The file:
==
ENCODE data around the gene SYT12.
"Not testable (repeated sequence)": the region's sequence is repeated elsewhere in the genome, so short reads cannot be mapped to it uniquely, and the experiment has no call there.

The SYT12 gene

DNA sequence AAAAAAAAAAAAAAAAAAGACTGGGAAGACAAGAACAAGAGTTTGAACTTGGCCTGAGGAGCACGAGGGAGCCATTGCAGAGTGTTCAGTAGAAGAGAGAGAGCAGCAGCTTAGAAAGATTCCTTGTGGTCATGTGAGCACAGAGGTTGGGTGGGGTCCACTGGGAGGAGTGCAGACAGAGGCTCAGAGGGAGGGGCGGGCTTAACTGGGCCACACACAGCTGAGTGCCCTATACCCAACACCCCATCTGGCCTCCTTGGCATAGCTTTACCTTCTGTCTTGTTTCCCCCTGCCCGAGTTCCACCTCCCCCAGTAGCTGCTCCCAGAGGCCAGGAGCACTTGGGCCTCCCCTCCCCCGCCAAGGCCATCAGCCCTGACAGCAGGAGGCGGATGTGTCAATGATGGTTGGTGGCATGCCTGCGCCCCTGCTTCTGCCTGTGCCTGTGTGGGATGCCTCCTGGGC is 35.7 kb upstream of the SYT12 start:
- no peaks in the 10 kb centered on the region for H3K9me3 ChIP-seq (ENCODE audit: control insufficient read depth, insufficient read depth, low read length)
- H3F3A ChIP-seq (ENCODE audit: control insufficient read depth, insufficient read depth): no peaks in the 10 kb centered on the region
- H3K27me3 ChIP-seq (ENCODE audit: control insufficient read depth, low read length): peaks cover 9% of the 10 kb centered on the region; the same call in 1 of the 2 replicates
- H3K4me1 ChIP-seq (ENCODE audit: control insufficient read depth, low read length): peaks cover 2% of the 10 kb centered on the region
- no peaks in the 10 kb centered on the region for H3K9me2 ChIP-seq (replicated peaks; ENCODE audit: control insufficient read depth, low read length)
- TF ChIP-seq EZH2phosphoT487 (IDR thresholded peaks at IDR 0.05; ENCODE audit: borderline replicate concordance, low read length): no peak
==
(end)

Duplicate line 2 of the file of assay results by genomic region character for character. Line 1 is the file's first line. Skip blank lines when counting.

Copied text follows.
"Not testable (repeated sequence)": the region's sequence is repeated elsewhere in the genome, so short reads cannot be mapped to it uniquely, and the experiment has no call there.